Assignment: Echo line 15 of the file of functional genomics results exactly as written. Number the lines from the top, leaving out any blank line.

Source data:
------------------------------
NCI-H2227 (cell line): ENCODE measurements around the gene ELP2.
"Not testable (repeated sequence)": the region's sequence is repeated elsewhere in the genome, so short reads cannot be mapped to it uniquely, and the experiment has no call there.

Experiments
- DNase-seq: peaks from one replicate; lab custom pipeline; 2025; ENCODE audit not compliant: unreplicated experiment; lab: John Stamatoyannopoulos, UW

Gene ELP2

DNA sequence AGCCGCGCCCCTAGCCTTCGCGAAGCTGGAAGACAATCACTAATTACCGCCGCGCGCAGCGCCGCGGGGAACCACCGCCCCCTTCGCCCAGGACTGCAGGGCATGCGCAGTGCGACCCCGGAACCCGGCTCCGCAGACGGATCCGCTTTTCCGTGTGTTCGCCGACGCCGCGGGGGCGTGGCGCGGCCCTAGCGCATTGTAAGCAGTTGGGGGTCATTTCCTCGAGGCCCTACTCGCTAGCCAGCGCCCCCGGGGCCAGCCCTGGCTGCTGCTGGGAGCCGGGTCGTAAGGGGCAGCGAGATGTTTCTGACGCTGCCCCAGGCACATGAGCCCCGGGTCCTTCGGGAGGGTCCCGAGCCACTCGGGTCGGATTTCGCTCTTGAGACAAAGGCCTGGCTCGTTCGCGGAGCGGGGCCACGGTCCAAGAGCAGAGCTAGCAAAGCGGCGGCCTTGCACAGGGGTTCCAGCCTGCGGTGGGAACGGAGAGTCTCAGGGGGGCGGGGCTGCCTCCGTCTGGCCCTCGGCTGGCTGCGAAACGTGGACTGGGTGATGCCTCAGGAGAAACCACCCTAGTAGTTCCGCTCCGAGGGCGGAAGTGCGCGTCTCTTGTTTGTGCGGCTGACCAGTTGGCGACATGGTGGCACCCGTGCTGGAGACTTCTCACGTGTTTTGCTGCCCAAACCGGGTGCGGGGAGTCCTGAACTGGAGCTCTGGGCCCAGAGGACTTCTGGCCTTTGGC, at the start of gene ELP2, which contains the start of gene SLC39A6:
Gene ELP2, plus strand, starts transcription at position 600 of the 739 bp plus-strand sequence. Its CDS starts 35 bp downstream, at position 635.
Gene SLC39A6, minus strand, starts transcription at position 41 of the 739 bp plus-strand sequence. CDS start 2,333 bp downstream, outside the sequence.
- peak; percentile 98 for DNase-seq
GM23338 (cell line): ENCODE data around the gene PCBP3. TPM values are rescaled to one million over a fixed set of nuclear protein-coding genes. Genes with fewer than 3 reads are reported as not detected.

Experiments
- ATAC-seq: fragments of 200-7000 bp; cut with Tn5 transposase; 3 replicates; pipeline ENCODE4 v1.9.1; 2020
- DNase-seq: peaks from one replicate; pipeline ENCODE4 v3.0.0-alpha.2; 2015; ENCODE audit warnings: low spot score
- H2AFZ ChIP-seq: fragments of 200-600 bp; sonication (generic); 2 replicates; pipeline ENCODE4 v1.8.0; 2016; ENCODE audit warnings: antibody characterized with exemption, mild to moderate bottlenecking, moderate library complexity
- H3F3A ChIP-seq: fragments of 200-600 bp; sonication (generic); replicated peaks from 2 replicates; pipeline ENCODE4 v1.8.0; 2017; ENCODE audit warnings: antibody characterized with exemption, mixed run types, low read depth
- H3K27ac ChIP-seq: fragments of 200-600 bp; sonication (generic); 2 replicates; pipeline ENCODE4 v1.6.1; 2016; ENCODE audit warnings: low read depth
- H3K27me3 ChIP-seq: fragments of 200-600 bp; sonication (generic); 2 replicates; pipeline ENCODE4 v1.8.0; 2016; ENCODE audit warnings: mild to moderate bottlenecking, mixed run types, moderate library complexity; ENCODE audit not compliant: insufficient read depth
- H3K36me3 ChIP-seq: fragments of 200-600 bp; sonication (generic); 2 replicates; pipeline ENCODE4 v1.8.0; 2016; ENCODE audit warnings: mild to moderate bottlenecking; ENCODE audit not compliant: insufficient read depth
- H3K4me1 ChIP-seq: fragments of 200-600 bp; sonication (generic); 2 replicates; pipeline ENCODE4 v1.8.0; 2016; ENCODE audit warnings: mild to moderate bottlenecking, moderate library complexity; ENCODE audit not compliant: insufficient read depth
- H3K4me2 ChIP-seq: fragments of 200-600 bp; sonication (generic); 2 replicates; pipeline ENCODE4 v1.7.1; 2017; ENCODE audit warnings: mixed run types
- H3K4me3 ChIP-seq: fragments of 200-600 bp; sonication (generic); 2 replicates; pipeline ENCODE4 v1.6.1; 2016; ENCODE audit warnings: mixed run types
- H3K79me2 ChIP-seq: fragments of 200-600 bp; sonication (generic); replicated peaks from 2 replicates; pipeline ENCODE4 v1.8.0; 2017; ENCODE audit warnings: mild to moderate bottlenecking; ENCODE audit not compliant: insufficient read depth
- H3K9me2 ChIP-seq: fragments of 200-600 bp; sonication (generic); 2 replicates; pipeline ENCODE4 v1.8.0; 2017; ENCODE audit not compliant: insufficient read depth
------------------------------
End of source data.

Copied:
- H3F3A ChIP-seq: fragments of 200-600 bp; sonication (generic); replicated peaks from 2 replicates; pipeline ENCODE4 v1.8.0; 2017; ENCODE audit warnings: antibody characterized with exemption, mixed run types, low read depth